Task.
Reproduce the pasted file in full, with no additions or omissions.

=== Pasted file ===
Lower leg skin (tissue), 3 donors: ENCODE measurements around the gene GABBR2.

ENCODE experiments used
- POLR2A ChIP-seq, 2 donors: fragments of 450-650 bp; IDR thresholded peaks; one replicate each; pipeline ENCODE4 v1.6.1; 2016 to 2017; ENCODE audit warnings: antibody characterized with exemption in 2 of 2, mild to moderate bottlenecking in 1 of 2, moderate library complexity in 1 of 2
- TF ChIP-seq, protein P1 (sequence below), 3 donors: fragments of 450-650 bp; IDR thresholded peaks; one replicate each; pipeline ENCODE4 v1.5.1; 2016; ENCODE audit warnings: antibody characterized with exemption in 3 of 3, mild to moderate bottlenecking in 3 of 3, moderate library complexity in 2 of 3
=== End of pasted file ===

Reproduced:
Lower leg skin (tissue), 3 donors: ENCODE measurements around the gene GABBR2.

ENCODE experiments used
- POLR2A ChIP-seq, 2 donors: fragments of 450-650 bp; IDR thresholded peaks; one replicate each; pipeline ENCODE4 v1.6.1; 2016 to 2017; ENCODE audit warnings: antibody characterized with exemption in 2 of 2, mild to moderate bottlenecking in 1 of 2, moderate library complexity in 1 of 2
- TF ChIP-seq, protein P1 (sequence below), 3 donors: fragments of 450-650 bp; IDR thresholded peaks; one replicate each; pipeline ENCODE4 v1.5.1; 2016; ENCODE audit warnings: antibody characterized with exemption in 3 of 3, mild to moderate bottlenecking in 3 of 3, moderate library complexity in 2 of 3